For more information on replaceable components, component redeclarations and model reusability in general, see the tutorial Reusable and Configurable Models.

To redeclare a replaceable component, right-click the component in the Component Browser and choose Redeclare Component from the popup menu. All components with compatible types are shown as menu items under the submenu All Matching Types. To freely choose a new type, click the Other... menu item. This can also be done from the Diagram View if the component is present there.


Redeclaring a replaceable logical block component (Modelica.Blocks.Interfaces.partialBooleanSI2SO).

Note that the Modelica language restricts the possibilities when changing the type of a component using a redeclare modification. One of the more basic requirements is that the new type must have an interface compatible with the interface of the original declaration.

Providing a Set of Candidate Components for Component Redeclarations

If you develop a model with replaceable components, you may want to provide a customized list of components for the user to choose from when a component is redeclared. This can be done using the choices annotation, which is a standard Modelica annotation.

If, for instance, you have an electrical model of a main board with a CPU, you can make the CPU replaceable and introduce a choices annotation with configurations of pin-compatible processors, making it possible for a user of the main board to easily test the main board with different processors. The choices annotation will be an annotation for the CPU component in the main board model.

replaceable Electrical.MC68000 cpu annotation(
choice(redeclare Computer.MC68000 cpu(freq=8)
"Motorola 68000 at 8MHz"),
choice(redeclare Computer.MC68000 cpu(freq=16)
"Motorola 68000 at 16MHz"),
choice(redeclare Computer.MC68010 cpu(freq=16)
"Motorola 68010 at 16MHz")
), Placement(...)));

In the preceding example, three candidates are provided for the redeclaration: an MC68000 CPU at 8MHz, an MC68000 CPU at 16MHz and an MC68010 CPU at 16MHz. When the user adds the main board as a component in their computer model, changing the CPU becomes a matter of right-clicking the CPU, choosing Redeclare from the menu, and then selecting the new processor from a list of candidates. As can be seen in the screenshot following, the strings in the choices annotation represent the candidates when redeclaring the CPU component.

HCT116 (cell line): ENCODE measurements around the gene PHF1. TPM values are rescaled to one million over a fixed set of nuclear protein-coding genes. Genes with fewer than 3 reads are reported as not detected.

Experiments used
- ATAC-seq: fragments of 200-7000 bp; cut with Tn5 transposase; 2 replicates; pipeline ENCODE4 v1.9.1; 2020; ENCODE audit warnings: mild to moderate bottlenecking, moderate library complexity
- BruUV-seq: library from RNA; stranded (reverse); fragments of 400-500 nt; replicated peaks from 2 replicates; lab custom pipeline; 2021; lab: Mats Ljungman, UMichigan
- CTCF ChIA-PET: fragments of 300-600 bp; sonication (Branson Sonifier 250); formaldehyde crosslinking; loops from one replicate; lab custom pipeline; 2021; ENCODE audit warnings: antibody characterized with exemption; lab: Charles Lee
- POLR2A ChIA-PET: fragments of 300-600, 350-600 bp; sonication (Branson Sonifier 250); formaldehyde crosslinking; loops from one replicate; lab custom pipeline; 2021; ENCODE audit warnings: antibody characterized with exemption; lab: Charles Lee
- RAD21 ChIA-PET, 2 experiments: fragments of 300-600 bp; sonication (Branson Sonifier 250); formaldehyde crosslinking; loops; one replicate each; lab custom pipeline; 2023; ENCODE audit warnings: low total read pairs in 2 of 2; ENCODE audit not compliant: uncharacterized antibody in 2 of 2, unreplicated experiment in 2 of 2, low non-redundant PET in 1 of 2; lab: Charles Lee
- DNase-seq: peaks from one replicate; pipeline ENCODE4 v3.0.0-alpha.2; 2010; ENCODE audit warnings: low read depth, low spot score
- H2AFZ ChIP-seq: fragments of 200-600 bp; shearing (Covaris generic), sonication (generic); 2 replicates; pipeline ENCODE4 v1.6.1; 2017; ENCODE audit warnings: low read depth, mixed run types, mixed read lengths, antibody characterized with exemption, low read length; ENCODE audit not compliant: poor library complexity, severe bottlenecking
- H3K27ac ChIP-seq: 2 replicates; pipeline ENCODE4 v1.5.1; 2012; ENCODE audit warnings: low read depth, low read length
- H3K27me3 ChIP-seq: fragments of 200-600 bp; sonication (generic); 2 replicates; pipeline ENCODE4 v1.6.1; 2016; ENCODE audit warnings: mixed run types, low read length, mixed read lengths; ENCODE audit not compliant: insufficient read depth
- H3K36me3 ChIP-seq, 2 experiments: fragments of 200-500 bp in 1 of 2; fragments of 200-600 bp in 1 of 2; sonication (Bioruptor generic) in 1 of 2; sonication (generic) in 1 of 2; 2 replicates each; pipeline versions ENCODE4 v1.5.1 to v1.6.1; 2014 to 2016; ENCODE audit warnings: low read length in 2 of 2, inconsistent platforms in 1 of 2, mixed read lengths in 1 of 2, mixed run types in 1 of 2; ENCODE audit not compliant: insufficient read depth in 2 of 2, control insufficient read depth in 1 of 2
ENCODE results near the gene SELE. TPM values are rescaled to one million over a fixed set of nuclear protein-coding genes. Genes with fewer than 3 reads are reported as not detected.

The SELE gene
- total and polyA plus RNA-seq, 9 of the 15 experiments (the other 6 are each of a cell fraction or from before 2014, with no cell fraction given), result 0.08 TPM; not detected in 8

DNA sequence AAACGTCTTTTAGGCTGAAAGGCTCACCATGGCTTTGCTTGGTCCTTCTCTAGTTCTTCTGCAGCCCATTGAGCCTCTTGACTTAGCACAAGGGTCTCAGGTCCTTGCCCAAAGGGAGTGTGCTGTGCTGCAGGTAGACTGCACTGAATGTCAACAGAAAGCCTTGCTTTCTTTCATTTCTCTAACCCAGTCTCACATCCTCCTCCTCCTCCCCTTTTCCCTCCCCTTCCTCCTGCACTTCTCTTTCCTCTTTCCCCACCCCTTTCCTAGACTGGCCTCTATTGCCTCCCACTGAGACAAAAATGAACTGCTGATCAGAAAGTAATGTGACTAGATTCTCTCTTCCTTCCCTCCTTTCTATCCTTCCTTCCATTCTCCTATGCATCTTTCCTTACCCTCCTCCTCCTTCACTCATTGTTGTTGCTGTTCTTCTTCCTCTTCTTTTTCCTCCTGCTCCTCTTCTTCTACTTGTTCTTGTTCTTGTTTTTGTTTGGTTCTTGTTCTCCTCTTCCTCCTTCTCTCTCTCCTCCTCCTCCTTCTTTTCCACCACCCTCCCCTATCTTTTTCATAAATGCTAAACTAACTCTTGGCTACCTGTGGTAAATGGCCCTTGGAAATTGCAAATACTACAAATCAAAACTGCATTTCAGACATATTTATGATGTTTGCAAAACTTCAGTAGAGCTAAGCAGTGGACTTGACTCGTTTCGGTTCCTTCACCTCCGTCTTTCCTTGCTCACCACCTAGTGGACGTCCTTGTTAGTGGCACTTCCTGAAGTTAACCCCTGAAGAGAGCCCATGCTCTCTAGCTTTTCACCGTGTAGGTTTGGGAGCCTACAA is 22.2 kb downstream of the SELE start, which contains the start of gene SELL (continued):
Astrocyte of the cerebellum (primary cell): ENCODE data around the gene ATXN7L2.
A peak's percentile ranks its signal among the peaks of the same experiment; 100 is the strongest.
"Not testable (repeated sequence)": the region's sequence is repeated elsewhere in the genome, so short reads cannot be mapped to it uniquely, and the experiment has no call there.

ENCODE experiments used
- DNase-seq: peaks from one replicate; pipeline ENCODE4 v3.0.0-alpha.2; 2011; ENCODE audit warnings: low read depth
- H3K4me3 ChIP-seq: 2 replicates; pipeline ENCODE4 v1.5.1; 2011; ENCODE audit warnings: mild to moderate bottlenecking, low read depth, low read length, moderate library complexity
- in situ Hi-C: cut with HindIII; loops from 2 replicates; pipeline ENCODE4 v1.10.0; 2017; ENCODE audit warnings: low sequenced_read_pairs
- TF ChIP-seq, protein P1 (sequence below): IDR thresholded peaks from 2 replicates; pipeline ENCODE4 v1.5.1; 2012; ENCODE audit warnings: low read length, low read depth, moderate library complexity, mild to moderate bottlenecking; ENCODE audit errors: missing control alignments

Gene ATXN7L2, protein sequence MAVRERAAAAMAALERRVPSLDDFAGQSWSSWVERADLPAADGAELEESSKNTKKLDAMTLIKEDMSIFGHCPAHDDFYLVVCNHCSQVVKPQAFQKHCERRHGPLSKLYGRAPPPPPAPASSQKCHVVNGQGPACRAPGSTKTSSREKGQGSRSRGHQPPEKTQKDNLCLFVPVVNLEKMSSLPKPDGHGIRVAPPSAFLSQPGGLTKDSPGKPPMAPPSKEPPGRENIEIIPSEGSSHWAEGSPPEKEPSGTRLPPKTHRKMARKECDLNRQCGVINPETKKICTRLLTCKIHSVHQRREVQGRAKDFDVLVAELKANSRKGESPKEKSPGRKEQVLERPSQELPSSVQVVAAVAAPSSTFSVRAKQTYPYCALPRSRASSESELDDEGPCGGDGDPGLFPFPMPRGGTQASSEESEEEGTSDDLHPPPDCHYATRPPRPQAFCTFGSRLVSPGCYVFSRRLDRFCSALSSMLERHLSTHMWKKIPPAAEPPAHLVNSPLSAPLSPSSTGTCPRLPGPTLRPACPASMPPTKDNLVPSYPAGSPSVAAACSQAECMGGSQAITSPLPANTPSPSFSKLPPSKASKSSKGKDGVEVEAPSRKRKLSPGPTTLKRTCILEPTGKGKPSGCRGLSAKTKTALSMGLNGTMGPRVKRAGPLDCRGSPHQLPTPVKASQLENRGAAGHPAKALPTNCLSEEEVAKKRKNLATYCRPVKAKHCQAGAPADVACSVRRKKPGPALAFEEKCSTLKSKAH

Choices annotations for components can also be created and edited using the Component Properties dialog. For more information, see the section Choices for Component Redeclarations in the Reusable and Configurable Models tutorial.


Redeclaring a component with a choices annotation.

Editing the Properties of Components

The properties of a component can be edited by right-clicking the component and choosing Properties from the popup menu or by selecting the component and choosing Properties from the Edit menu.

For more information on the Component Properties dialog box, see this section. Note that it is not possible to edit the properties of a component using the Component Properties dialog box while the Modelica Text View is active.

Adding Graphical Representations for Components

When adding a component to a class in the Modelica Text View, you may notice that the component does not appear in the Diagram View unless you specify a graphical annotation for it. The graphical annotation describes the placement of the component in the Diagram View, and for connector components, also their placement in the Icon View.

The model editor can generate a graphical annotation for a component if you drag the component from the component browser and drop it in the Diagram View. If the component is a connector component, it will also appear in the Icon View.

Graphical annotations for several components can be generated at once by dragging a selection of components from the component browser and dropping them in the Diagram View. The components will then be laid out in a grid.

Graphical annotations for existing connections will also be generated, if missing, when graphical annotations for connected components are generated.